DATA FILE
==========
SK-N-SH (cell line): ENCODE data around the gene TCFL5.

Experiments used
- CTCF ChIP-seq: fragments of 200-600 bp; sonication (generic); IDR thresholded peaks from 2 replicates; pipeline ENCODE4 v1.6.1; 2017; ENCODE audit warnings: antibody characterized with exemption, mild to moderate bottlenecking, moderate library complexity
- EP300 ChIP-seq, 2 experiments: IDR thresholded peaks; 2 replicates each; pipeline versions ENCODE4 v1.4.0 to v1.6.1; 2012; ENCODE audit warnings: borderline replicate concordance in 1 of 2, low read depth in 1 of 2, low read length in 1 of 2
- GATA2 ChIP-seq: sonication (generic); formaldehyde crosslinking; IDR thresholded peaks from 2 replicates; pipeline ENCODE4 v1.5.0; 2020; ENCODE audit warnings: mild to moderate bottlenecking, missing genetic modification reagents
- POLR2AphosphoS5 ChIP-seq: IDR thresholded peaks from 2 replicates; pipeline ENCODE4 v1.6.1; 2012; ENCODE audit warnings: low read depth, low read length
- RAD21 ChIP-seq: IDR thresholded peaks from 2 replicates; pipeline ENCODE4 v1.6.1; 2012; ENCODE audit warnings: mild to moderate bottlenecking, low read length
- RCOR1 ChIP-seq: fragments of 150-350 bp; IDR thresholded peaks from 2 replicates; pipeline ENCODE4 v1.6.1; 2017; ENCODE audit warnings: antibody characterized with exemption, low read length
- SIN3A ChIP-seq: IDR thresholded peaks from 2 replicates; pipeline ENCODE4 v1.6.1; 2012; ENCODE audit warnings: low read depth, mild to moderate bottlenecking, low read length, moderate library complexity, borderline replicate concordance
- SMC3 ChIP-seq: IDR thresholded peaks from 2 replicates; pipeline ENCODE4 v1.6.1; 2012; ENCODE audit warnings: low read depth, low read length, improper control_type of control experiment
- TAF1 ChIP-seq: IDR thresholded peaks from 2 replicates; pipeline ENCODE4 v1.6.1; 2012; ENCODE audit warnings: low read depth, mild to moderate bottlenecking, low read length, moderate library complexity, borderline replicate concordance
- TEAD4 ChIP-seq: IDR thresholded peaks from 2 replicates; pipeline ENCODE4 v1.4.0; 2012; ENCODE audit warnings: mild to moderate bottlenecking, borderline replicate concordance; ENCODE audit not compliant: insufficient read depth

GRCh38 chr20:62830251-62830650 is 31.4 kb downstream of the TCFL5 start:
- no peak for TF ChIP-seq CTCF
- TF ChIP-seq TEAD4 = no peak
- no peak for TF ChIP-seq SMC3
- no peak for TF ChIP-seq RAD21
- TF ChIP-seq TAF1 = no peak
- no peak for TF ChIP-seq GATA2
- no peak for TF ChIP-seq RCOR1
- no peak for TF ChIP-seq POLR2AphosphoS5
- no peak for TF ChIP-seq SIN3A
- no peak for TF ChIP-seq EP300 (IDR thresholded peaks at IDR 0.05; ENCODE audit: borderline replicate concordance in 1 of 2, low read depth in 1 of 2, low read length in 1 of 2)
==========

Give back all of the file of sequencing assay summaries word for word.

SK-N-SH (cell line): ENCODE data around the gene TCFL5.

Experiments used
- CTCF ChIP-seq: fragments of 200-600 bp; sonication (generic); IDR thresholded peaks from 2 replicates; pipeline ENCODE4 v1.6.1; 2017; ENCODE audit warnings: antibody characterized with exemption, mild to moderate bottlenecking, moderate library complexity
- EP300 ChIP-seq, 2 experiments: IDR thresholded peaks; 2 replicates each; pipeline versions ENCODE4 v1.4.0 to v1.6.1; 2012; ENCODE audit warnings: borderline replicate concordance in 1 of 2, low read depth in 1 of 2, low read length in 1 of 2
- GATA2 ChIP-seq: sonication (generic); formaldehyde crosslinking; IDR thresholded peaks from 2 replicates; pipeline ENCODE4 v1.5.0; 2020; ENCODE audit warnings: mild to moderate bottlenecking, missing genetic modification reagents
- POLR2AphosphoS5 ChIP-seq: IDR thresholded peaks from 2 replicates; pipeline ENCODE4 v1.6.1; 2012; ENCODE audit warnings: low read depth, low read length
- RAD21 ChIP-seq: IDR thresholded peaks from 2 replicates; pipeline ENCODE4 v1.6.1; 2012; ENCODE audit warnings: mild to moderate bottlenecking, low read length
- RCOR1 ChIP-seq: fragments of 150-350 bp; IDR thresholded peaks from 2 replicates; pipeline ENCODE4 v1.6.1; 2017; ENCODE audit warnings: antibody characterized with exemption, low read length
- SIN3A ChIP-seq: IDR thresholded peaks from 2 replicates; pipeline ENCODE4 v1.6.1; 2012; ENCODE audit warnings: low read depth, mild to moderate bottlenecking, low read length, moderate library complexity, borderline replicate concordance
- SMC3 ChIP-seq: IDR thresholded peaks from 2 replicates; pipeline ENCODE4 v1.6.1; 2012; ENCODE audit warnings: low read depth, low read length, improper control_type of control experiment
- TAF1 ChIP-seq: IDR thresholded peaks from 2 replicates; pipeline ENCODE4 v1.6.1; 2012; ENCODE audit warnings: low read depth, mild to moderate bottlenecking, low read length, moderate library complexity, borderline replicate concordance
- TEAD4 ChIP-seq: IDR thresholded peaks from 2 replicates; pipeline ENCODE4 v1.4.0; 2012; ENCODE audit warnings: mild to moderate bottlenecking, borderline replicate concordance; ENCODE audit not compliant: insufficient read depth

GRCh38 chr20:62830251-62830650 is 31.4 kb downstream of the TCFL5 start:
- no peak for TF ChIP-seq CTCF
- TF ChIP-seq TEAD4 = no peak
- no peak for TF ChIP-seq SMC3
- no peak for TF ChIP-seq RAD21
- TF ChIP-seq TAF1 = no peak
- no peak for TF ChIP-seq GATA2
- no peak for TF ChIP-seq RCOR1
- no peak for TF ChIP-seq POLR2AphosphoS5
- no peak for TF ChIP-seq SIN3A
- no peak for TF ChIP-seq EP300 (IDR thresholded peaks at IDR 0.05; ENCODE audit: borderline replicate concordance in 1 of 2, low read depth in 1 of 2, low read length in 1 of 2)